Wednesday, February 20, 2013

Southern Hospitality

The Russian people I've had the opportunity to meet (using the term broadly here) are kind, generous, friendly people.

After traveling by truck for over a week and 3000 miles, riding in a car (especially how they drive here in Florida), feels practically like flying. I'm not used to accelerating this fast. Everything's so quiet. No vibrations. Smooth ride. I've never been much of one for city driving, but honestly, this shift in transportation has me on the edge of fright.

I'm terrible at remembering names, or I'd insert one here. The guy who picked us up speaks excellent English, with very little accent. He says it's because he lived in New York City for 4 years illegally, and learned English well so the cops wouldn't be able to spot him as easily.

We go to a friend's house, where a Ping-Pong table is set up. I play for a little bit, against the host (?), then the two brothers start playing against each other. Both are great players. Soon it turns into an alternating three way match, what appears to be a father and his two middle aged sons. As most of the exchange, between players and observers, is in Russian, I'm left with only observation. I love an observational roll, however, so it's fine.

The thought comes to me that if I watch long enough I should be able to learn how to count. Unfortunately, the Slavic language group is so dissimilar from the Latin/Germanic languages I've been surrounded by all my life, that I have nowhere to start, and I don't quite know the game well enough, and am not paying close enough attention, to be able to keep my own score.

The game is intense. I can't really tell who is winning but it seems to be a close match. The father, very serious, determined, never breaking a smile, conservative in motion, yet moving with skill and precision. The "sons", thoroughly enjoying themselves, "dancing" around at the other end of the table, taking chances, clearly knowing what they are doing, and confident of their abilities..

This is the first time I've ever been completely surrounded by people who, whether or not they speak English (as a majority do), generally prefer not to. Even Petr, my "tour guide", mostly engages in the good-natured banter, or, sitting on the other side of the patio from myself, watches quietly. He's not good at the game either.

Somehow the language barrier doesn't seem intimidating at all. So much of communication is separate from the words used - vocal inflections, facial expressions, posture.. Honestly, I've felt more distant around people of my own language group, who I already know.

"Would you like some water, or orange juice?"
"Sure, water's fine. Thanks."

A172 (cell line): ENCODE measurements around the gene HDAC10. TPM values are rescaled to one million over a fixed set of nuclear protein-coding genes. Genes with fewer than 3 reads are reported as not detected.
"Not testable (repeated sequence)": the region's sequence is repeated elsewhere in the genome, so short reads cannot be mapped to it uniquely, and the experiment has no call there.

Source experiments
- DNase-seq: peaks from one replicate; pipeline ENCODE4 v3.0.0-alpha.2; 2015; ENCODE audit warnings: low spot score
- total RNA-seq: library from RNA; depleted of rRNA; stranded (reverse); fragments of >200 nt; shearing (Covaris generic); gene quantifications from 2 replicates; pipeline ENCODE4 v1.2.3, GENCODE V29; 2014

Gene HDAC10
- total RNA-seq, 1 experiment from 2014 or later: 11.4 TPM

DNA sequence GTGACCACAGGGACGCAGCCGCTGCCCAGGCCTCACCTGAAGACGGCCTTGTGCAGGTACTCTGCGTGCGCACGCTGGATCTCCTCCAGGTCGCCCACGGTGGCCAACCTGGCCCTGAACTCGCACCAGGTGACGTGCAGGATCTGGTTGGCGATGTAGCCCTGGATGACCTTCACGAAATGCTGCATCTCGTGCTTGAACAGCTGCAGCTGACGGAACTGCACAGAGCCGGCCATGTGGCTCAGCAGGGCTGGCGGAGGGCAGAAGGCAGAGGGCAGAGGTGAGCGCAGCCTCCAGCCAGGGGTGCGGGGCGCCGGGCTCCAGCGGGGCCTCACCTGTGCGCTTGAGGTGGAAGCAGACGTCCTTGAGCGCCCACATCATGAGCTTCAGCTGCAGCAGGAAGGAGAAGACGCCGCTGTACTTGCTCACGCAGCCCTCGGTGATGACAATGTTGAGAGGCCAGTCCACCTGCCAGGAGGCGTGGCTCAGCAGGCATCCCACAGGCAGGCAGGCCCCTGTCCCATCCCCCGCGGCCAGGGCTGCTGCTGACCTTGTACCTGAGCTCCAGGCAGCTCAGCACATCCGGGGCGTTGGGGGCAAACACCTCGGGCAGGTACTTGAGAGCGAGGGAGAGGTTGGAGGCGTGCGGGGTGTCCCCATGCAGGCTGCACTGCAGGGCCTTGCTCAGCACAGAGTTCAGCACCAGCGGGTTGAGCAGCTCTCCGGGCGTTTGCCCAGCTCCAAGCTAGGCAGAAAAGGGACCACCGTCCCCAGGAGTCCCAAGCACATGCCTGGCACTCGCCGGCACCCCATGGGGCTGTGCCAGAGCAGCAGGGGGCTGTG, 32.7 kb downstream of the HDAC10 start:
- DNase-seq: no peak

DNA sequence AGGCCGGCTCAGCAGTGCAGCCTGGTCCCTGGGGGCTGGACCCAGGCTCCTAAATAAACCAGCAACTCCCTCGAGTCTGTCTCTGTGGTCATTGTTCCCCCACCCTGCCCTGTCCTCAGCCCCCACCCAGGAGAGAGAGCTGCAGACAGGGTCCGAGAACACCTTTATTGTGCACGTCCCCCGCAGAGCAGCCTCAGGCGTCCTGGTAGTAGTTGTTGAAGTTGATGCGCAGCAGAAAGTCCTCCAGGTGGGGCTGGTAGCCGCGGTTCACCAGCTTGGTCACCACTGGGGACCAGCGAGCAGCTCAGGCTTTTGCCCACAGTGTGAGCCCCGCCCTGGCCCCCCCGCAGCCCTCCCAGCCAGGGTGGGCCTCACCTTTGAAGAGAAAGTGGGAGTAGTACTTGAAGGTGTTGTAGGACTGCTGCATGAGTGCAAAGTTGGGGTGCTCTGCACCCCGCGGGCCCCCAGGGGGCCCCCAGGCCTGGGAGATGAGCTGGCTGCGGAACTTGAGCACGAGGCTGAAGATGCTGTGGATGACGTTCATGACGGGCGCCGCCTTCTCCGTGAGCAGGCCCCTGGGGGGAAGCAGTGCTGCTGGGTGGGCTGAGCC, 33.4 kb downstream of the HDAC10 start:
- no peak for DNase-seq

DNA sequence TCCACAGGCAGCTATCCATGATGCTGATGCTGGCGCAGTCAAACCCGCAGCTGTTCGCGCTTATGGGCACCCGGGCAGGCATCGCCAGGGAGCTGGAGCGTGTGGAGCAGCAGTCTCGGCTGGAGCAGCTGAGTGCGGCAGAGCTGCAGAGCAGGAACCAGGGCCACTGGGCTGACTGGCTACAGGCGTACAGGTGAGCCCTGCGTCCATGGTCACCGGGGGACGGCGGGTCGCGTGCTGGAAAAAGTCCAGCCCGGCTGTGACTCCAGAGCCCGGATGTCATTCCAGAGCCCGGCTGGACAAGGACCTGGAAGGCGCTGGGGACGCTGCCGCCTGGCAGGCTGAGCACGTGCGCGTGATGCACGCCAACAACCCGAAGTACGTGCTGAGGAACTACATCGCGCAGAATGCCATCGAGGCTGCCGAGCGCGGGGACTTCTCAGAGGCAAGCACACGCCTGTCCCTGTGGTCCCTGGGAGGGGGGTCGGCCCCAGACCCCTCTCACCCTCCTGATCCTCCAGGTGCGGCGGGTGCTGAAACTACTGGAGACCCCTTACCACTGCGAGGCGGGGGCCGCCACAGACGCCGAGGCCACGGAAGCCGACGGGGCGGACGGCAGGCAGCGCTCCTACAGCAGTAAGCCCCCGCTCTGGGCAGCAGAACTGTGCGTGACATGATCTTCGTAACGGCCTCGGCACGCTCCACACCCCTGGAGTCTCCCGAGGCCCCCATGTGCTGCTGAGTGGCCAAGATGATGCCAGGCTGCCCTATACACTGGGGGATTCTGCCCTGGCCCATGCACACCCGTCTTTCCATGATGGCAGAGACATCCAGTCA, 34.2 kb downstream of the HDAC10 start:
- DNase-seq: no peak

After a while we go to the house where we'll be staying. This is the house of Michael, Petr's boss. It was his family who I met earlier.

My own presence here is nearly accidental. For the fact that these people would willingly take me in for the short time I'm in the area, I can only be grateful.

Being a person who often prefers speaking more through body language and subtle cues than actual words, when surrounded by people of a foreign country, I'm much in the same position as the local toddler. Young children, full of wonder and curiosity for the world, have an unlimited capacity for staring. I, for better or worse, have not entirely lost this ability myself. As such, when a young child looks at me, unabashed, curious, unrelenting, I have no problem returning the gaze. Their curiosity is primarily directed to wondering who I am. I, on the other hand, want to know what they are thinking. Some children are shy, and quickly look away. Some seem frightened by this unexpected return of interest.. Almost never do I meet a child who seems unsurprised by the returning gaze. Sometimes I find a particularly friendly one.

The local toddler, I know not whether he is absolutely terrified, or overwhelmed by curiosity. Perhaps it is a mix of both. At any rate, whenever eye contact is made, whether he be laughing or crying, his response is to freeze, giving an unrelenting blank stare. When the gaze is broken, he seems to return to his last thought. Or is he crying more because of me? Or, is he crying because he lost my interest? Or... ?

As the next couple days wear on, I working to not terrify him by my apparently mesmerizing gaze, and work to more consistently smile warmly, rather than play with different emotional expressions. Eventually he seems to warm up and begins returning the smile. Now it's clear that his interest is primarily curiosity.

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